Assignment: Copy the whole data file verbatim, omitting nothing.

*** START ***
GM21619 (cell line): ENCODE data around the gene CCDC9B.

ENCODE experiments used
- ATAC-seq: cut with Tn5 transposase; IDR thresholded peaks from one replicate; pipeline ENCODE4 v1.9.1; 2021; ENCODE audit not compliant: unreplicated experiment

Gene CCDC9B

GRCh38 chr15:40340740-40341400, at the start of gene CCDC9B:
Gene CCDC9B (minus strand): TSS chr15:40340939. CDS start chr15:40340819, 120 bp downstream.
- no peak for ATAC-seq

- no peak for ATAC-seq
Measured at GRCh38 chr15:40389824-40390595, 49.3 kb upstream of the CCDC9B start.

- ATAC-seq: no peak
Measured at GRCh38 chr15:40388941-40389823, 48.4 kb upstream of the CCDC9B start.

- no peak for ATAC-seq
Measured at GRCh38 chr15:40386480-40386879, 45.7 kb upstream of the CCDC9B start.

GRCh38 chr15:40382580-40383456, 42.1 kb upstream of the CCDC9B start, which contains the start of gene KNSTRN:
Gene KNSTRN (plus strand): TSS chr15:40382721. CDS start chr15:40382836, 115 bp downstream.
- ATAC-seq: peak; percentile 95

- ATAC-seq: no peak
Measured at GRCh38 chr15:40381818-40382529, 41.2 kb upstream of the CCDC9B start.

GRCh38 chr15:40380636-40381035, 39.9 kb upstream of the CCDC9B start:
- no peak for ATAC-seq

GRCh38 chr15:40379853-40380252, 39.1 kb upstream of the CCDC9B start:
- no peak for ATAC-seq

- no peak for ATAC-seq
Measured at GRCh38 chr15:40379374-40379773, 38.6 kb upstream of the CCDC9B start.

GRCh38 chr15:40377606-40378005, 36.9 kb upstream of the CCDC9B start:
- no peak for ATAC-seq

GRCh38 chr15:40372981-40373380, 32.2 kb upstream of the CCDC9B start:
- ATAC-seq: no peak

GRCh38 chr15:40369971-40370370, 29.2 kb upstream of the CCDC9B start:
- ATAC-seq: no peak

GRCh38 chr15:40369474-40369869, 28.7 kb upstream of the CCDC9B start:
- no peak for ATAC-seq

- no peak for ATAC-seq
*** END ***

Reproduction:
GM21619 (cell line): ENCODE data around the gene CCDC9B.

ENCODE experiments used
- ATAC-seq: cut with Tn5 transposase; IDR thresholded peaks from one replicate; pipeline ENCODE4 v1.9.1; 2021; ENCODE audit not compliant: unreplicated experiment

Gene CCDC9B

GRCh38 chr15:40340740-40341400, at the start of gene CCDC9B:
Gene CCDC9B (minus strand): TSS chr15:40340939. CDS start chr15:40340819, 120 bp downstream.
- no peak for ATAC-seq

- no peak for ATAC-seq
Measured at GRCh38 chr15:40389824-40390595, 49.3 kb upstream of the CCDC9B start.

- ATAC-seq: no peak
Measured at GRCh38 chr15:40388941-40389823, 48.4 kb upstream of the CCDC9B start.

- no peak for ATAC-seq
Measured at GRCh38 chr15:40386480-40386879, 45.7 kb upstream of the CCDC9B start.

GRCh38 chr15:40382580-40383456, 42.1 kb upstream of the CCDC9B start, which contains the start of gene KNSTRN:
Gene KNSTRN (plus strand): TSS chr15:40382721. CDS start chr15:40382836, 115 bp downstream.
- ATAC-seq: peak; percentile 95

- ATAC-seq: no peak
Measured at GRCh38 chr15:40381818-40382529, 41.2 kb upstream of the CCDC9B start.

GRCh38 chr15:40380636-40381035, 39.9 kb upstream of the CCDC9B start:
- no peak for ATAC-seq

GRCh38 chr15:40379853-40380252, 39.1 kb upstream of the CCDC9B start:
- no peak for ATAC-seq

- no peak for ATAC-seq
Measured at GRCh38 chr15:40379374-40379773, 38.6 kb upstream of the CCDC9B start.

GRCh38 chr15:40377606-40378005, 36.9 kb upstream of the CCDC9B start:
- no peak for ATAC-seq

GRCh38 chr15:40372981-40373380, 32.2 kb upstream of the CCDC9B start:
- ATAC-seq: no peak

GRCh38 chr15:40369971-40370370, 29.2 kb upstream of the CCDC9B start:
- ATAC-seq: no peak

GRCh38 chr15:40369474-40369869, 28.7 kb upstream of the CCDC9B start:
- no peak for ATAC-seq

- no peak for ATAC-seq